Young Black Muslims have found creative ways to celebrate community and share their best Eid looks, even as they #StayAtHome defeating the coronavrius.
Eid Mubarak to our Muslim fam! Thursday last week May the 23 RD Eid al-Fitr, marked the official end of the Holy Month of Ramadan.
This year has been a little different due to the current pandemic but this hasn’t stopped many from finding creative ways to fast, pray and connect with their community during these times. It certainly hasn’t stopped young Black Muslims from participating in the virtual tradition known as #BlackOutEid while they continue to #StayAtHome.
#BlackOutEid is an annual celebration which highlights the diversity within the Muslim world. It began in 2015 when Aamina Mohamed created the hashtag to combat the erasure of Black people within the community. Since then, the hashtag has been used across social media platforms with Black Muslims using it to share their sharpest Eid looks.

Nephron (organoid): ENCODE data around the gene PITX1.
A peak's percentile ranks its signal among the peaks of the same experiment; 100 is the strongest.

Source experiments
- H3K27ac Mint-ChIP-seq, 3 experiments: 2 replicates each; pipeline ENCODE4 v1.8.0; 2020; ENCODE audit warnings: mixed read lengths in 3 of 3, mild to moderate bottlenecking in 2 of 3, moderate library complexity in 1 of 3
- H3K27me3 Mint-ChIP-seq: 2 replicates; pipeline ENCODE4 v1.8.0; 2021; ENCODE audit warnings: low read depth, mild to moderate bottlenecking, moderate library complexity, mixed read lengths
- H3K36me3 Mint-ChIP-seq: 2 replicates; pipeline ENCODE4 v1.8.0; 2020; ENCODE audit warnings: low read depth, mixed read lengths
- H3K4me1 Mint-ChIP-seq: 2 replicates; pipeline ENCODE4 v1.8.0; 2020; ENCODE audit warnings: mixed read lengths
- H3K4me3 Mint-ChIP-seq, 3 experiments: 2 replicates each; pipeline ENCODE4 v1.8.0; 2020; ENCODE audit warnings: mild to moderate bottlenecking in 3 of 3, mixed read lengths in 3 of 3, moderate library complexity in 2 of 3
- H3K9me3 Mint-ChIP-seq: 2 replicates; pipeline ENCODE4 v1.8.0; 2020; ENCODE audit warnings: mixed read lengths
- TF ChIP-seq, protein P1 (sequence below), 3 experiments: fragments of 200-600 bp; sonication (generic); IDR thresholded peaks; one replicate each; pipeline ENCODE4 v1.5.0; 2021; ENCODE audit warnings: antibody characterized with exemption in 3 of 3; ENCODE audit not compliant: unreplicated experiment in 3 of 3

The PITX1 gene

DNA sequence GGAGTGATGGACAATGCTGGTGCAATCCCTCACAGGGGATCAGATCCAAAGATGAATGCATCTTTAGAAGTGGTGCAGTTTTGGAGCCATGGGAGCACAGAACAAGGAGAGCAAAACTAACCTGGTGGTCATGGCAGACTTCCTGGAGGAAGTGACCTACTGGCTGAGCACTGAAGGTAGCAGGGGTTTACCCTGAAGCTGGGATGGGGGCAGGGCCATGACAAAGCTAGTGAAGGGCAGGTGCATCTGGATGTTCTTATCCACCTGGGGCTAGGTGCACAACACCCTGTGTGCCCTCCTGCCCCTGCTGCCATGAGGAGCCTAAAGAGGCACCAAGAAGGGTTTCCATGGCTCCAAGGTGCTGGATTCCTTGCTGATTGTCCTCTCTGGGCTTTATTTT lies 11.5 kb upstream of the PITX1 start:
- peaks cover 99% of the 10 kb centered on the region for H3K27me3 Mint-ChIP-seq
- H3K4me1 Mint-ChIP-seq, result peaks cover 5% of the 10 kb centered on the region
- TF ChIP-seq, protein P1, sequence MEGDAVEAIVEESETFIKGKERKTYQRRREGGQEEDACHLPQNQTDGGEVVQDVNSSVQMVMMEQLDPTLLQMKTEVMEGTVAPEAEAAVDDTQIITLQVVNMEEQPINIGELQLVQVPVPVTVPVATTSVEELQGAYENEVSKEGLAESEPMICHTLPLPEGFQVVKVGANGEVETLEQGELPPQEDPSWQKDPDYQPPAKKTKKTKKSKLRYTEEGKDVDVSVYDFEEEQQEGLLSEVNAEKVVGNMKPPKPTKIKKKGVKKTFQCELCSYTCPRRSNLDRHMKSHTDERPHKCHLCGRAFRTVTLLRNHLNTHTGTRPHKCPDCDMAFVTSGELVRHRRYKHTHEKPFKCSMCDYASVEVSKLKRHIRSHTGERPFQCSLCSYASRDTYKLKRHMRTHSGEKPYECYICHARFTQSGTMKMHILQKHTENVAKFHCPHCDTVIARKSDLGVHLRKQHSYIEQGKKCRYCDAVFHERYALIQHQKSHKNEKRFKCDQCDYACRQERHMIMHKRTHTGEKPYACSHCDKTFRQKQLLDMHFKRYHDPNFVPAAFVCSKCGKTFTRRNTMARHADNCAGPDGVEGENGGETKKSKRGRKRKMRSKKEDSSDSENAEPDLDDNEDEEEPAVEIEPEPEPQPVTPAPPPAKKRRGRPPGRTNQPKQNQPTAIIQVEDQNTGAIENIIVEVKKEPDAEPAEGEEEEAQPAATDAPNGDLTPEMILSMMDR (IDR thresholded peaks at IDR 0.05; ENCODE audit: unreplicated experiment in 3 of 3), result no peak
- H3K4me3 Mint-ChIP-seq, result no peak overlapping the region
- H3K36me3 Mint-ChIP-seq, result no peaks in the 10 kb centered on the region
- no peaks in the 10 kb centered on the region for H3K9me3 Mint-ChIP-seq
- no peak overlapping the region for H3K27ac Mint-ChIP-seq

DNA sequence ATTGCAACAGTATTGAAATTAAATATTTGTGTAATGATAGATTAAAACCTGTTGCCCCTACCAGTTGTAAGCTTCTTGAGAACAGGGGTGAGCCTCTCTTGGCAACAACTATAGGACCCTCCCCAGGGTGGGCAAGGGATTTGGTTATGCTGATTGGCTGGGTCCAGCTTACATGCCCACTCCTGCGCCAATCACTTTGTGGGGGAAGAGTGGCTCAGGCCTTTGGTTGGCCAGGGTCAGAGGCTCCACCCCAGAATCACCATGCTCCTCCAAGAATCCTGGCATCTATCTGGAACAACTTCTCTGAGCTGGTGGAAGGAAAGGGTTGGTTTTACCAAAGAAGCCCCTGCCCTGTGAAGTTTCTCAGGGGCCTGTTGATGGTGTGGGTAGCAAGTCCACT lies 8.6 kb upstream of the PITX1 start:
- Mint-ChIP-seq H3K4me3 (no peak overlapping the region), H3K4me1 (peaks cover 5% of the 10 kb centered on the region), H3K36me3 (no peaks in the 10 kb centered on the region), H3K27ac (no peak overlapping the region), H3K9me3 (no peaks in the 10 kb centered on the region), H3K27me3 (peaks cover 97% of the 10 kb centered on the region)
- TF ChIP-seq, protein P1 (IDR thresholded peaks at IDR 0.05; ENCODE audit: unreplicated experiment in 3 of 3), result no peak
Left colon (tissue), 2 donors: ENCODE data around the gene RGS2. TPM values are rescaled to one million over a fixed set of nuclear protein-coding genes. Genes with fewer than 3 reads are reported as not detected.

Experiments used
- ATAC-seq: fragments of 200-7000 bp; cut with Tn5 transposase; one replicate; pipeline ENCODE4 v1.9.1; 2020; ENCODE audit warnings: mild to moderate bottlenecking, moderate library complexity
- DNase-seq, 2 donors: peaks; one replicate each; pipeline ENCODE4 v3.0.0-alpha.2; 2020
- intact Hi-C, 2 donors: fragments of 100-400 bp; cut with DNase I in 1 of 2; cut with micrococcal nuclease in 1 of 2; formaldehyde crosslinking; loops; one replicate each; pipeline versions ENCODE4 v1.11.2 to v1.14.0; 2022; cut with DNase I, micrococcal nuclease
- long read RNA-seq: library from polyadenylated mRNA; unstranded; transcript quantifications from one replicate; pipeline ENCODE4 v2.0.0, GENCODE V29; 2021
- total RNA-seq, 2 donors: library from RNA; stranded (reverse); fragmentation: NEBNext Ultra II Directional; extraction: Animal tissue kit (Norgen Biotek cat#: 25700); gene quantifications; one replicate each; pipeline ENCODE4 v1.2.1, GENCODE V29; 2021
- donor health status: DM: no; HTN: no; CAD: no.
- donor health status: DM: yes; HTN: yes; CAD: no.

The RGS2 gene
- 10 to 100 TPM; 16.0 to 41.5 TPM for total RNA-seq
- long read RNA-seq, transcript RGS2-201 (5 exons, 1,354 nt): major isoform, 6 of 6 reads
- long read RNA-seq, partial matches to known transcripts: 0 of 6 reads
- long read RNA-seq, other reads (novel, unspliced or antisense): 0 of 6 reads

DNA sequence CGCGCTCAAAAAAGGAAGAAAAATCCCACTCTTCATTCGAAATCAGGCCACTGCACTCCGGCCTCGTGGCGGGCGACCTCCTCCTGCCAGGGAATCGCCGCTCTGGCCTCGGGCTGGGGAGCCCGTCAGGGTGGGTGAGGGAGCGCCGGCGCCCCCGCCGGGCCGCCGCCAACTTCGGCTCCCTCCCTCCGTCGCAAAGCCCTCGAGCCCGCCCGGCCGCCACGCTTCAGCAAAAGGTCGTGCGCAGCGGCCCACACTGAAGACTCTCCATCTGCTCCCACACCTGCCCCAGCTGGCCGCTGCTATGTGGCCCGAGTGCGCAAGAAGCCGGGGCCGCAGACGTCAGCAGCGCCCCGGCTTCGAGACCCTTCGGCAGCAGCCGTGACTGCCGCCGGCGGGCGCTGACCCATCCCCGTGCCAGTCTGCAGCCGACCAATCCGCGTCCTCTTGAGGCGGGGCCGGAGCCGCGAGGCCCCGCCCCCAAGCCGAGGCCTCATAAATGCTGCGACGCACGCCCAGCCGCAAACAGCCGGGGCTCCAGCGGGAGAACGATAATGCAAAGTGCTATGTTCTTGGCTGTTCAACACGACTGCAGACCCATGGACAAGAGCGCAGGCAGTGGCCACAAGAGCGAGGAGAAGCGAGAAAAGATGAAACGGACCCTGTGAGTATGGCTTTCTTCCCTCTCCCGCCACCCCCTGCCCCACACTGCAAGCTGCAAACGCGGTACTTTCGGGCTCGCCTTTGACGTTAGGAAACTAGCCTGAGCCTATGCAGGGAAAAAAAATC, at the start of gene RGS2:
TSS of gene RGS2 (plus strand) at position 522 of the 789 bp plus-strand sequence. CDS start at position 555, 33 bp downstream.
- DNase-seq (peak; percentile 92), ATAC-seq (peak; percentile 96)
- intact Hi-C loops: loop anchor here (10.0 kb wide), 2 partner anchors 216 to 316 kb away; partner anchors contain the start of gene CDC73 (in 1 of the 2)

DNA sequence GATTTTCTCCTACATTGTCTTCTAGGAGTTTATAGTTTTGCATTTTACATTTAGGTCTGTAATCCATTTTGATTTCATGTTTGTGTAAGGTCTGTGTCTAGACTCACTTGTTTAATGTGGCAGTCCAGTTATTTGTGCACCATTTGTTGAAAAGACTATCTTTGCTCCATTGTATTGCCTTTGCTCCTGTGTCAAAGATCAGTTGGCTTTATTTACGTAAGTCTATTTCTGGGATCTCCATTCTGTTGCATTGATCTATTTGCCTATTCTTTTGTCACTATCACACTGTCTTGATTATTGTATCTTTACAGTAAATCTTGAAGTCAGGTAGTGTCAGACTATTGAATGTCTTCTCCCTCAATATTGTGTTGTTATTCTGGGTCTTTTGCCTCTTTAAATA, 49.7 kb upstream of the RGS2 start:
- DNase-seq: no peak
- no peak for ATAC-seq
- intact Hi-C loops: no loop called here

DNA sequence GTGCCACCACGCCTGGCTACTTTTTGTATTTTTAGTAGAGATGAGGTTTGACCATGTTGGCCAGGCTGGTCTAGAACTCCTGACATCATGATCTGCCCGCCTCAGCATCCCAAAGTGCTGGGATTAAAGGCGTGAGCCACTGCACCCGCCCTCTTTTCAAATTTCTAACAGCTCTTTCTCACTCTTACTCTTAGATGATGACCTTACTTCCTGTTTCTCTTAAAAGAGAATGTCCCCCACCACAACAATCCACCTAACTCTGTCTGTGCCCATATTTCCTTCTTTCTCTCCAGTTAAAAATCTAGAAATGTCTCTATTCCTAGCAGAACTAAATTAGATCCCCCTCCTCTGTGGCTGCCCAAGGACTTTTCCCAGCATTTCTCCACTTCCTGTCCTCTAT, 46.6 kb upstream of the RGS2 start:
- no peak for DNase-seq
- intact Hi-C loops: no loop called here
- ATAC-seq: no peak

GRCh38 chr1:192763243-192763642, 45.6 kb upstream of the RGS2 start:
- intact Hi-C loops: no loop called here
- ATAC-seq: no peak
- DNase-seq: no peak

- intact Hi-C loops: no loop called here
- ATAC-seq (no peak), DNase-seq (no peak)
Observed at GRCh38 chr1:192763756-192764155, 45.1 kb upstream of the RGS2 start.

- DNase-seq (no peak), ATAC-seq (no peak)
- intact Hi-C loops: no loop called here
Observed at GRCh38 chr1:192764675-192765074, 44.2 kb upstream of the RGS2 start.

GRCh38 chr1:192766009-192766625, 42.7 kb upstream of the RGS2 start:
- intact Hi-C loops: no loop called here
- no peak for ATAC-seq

“For me, #BlackoutEid has been a rare opportunity to engage with my faith without the burden of separating or mitigating my blackness,” wrote Nena Beecham as she reflected on the movement last year for Al Jazeera. “Although my participation in #BlackoutEid was purely digital, it made up for the lack of healthy and supportive relationships I had faced in other communities. I felt connected to a larger black Muslim community that was invested in both my joy and the appreciation of my blackness.”
The feeling of connection is even more important this year, given that the physical congregation is rightfully restricted. Nonetheless, folks in the community are seeking out new ways to foster connections. Whether it’s enlisting a sibling for an at-home shoot, heading to the garden for beautiful scenic shots, or capturing striking self-portraits and selfies indoors, many have found ways to shine through it all.
Photos @ghanagirlgoes @samyeaah @sahraisha @mari_nur